If humans were able to hear light and parse the poetry of the spectrum, then perhaps there would be no need for Brian Eno, who seems to do it effortlessly. While the rest of us are generally content to hear sound, Eno can clearly see it. How else to explain the elaborate sonic color fields and glowing soundscapes that he creates, which feel as much like floating shapes and waves of light as they do music? And how else to make sense of a body of work that has been by turns challenging and definitive and spread across an expanse of disparate worlds and genres, from his early work with Roxy Music, to his ever-evolving solo oeuvre, to the colossal swoosh of his frequent collaborations with U2, to his numerous art projects, compositional gambits, and multimedia installations—not to mention the three ambient-music-generating apps, Scape, Bloom, and Trope, that he has created with musician and software designer Peter Chilvers.
ANDERSON: You know, when we were working in New York, we had this thing about, “If it goes with the river, then it goes on the record.” I always think of that. How would you describe your criteria for that? I could think of mine, but when you looked at the river, what would you say the music had to do or not do?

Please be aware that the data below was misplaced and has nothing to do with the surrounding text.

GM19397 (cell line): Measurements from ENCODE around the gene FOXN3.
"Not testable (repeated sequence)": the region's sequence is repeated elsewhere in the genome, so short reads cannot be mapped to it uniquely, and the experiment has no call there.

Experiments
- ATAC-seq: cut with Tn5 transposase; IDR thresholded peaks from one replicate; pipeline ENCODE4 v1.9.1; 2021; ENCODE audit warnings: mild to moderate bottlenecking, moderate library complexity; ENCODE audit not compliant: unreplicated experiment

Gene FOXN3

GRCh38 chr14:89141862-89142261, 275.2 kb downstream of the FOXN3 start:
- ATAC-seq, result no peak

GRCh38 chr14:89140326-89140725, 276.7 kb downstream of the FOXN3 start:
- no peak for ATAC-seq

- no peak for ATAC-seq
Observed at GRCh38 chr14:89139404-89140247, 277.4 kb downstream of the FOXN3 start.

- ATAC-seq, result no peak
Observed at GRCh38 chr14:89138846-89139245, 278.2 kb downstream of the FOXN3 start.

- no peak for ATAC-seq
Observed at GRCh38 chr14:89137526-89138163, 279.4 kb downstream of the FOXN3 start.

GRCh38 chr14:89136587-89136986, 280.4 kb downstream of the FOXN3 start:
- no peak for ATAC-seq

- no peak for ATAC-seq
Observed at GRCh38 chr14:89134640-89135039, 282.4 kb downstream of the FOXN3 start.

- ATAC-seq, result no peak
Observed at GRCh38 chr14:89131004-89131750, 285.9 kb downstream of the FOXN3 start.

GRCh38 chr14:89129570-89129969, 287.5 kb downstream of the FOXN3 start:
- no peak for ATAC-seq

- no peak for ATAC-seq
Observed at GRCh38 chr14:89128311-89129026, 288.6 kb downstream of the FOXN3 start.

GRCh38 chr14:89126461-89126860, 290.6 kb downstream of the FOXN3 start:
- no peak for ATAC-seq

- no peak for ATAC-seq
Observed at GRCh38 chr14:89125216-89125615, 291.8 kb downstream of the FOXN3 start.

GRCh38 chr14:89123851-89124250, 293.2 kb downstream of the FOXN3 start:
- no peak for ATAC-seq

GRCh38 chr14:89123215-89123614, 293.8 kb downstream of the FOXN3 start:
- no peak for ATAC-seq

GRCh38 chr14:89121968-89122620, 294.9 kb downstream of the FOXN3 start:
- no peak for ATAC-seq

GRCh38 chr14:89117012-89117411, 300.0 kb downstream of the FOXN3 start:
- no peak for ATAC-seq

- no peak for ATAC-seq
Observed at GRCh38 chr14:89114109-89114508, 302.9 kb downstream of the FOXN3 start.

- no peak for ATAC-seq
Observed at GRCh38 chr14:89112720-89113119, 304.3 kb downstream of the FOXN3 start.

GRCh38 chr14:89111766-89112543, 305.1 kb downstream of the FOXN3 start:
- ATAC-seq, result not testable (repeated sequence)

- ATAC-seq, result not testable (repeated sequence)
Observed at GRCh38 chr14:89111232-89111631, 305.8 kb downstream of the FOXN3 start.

ENO: Well, for me, it was something to do with stillness and non-chaoticness—some sort of belonging, rather than something contrived that just appeared last night and will disappear this evening. It was the sense of wanting to make something that felt like it had a place in the world, rather than something that you just kind of stuck on for a little while to see how it works. The feeling of something that felt rooted and properly positioned in that sense, I suppose. That was what the river was for—to remind me of that link.
Text and Interview by Laurie Anderson. Photography Sølve Sundsbø. Continue HERE